31 Days of Howl-oween
A Review of Films Filled with Frights
~ Bride of Boogedy ~
Director: Oz Scott
Cast: Richard Masur, Mimi Kennedy, Tammy Lauren, David Faustino, Joshua Rudoy, Eugene Levy
Country: United States
Specs: 100 mins. / Color / OAR 1.33:1 / MPAA Rating: G
With the annual Lucy Fair approaching, Carlton Davis (Masur), owner of the recently opened Gag Gifts store in town, is named the honorary mayor of the fair, to the resentfulness of the former honorary mayor, Tom Lynch (Levy). Lynch sets out to get revenge on Carlton, for what he sees as an unfair appointment. Meanwhile, Carlton’s wife Eloise (Kennedy), is the subject of fascination by the recently resurrected Mr. Boogedy. Boogedy decides the only way to get Eloise for his bride is to possess Carlton, and it’s up to the children to save the family, avoid Lynch’s schemes, and destroy Boogedy once and for all.
Twice as long, half as fun. This sequel to the superior “Mr. Boogedy” is guilty of having nothing resembling “funny” in its entire 100 minutes. It becomes apparent only minutes into the film when the children are introduced again, this time having all but Faustino replaced by different actors. In doing so, gone entirely is the chemistry between the siblings that existed in the first film. The characters simply seem to be “acting” through the picture, including the father. This time around, gone is the zany goofball dad who had a great “hero” relationship with his boys.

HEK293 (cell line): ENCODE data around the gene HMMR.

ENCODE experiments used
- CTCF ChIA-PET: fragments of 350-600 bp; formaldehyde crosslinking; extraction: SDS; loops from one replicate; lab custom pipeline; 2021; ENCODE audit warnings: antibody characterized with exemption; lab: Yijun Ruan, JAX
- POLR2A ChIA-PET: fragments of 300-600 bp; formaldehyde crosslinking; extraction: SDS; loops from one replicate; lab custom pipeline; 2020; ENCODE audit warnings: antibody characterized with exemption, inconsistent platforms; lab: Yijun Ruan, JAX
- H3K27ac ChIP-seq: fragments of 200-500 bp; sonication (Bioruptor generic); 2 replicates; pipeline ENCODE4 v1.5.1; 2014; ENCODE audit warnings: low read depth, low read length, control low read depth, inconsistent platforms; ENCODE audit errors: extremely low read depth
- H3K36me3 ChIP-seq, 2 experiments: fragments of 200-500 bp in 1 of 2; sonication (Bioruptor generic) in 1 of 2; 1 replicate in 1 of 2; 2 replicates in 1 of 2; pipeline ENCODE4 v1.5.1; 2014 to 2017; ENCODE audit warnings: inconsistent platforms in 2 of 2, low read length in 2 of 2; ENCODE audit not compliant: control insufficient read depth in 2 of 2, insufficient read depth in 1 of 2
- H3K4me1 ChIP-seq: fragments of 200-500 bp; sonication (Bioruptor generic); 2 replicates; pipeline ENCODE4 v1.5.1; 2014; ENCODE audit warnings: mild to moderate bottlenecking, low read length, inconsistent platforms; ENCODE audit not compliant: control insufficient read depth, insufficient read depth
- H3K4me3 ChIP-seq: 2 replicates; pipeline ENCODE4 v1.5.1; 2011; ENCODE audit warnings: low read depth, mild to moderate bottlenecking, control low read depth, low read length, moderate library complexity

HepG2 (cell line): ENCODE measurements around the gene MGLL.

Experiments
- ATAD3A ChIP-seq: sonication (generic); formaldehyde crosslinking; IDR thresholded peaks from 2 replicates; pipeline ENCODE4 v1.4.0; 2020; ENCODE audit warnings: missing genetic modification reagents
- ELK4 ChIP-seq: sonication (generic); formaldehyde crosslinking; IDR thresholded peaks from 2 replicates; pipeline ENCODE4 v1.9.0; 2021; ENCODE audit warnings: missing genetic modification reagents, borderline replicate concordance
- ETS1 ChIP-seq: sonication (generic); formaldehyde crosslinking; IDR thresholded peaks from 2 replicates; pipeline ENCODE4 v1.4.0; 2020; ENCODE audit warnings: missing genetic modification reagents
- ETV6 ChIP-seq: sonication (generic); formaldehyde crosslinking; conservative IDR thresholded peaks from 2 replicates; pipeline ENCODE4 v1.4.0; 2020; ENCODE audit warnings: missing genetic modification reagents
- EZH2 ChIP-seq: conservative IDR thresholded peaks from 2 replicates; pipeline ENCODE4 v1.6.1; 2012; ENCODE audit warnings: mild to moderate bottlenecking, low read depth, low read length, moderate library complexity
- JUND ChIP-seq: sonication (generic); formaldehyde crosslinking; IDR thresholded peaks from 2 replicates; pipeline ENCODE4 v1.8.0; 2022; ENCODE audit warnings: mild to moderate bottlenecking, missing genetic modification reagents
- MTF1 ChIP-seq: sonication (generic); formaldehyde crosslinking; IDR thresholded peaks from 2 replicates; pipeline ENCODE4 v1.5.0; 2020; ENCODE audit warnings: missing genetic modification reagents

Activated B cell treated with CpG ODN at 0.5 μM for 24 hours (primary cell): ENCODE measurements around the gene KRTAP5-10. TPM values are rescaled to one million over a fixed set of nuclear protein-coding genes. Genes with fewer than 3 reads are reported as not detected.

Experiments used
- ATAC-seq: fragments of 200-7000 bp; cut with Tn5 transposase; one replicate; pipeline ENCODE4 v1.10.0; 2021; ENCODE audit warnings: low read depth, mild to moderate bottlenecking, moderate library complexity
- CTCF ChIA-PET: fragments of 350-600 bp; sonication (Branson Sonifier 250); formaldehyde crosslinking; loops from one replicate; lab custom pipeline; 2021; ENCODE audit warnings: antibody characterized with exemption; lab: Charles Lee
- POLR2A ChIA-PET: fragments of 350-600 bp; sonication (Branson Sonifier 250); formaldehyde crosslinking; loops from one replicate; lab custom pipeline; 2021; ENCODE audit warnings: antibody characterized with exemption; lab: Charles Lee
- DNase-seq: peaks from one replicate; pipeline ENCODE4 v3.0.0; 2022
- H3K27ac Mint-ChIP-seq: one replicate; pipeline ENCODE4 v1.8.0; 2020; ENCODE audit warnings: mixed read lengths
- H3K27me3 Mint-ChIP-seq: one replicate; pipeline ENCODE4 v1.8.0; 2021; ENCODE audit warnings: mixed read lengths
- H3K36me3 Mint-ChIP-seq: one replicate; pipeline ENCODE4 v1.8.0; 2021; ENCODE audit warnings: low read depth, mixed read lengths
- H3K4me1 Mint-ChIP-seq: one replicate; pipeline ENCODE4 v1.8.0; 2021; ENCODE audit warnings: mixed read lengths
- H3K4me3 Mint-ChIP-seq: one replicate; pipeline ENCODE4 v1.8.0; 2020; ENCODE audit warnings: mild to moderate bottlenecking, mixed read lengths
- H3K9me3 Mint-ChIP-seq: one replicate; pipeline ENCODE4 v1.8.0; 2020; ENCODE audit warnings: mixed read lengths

This time around, the sets are bigger, the locations are plenty, and the special effects are more grandiose. Sadly, the script is twice as long as the first picture, but without more “meat”. The story simply drags, and is downright boring in spots. A simple rewrite to add more action and comedy (after all, he is “the king” of gags, and owns a gag store this time around), even if it was goofball humor, would have been welcome.
The title “Bride of Mr. Boogedy” seems to be a misnomer as well (sans the very tacked on feeling scene near the end that appears it is supposed to pay homage to “Bride of Frankenstein”).
Sadly, the most interesting character of the first film is gone this time around. The character played by John Astin, perhaps intentionally, is nowhere to be found. Instead, we get an underutilized Eugene Levy.
Boogedy Boogedy Boo-who…
My Rating: ** / D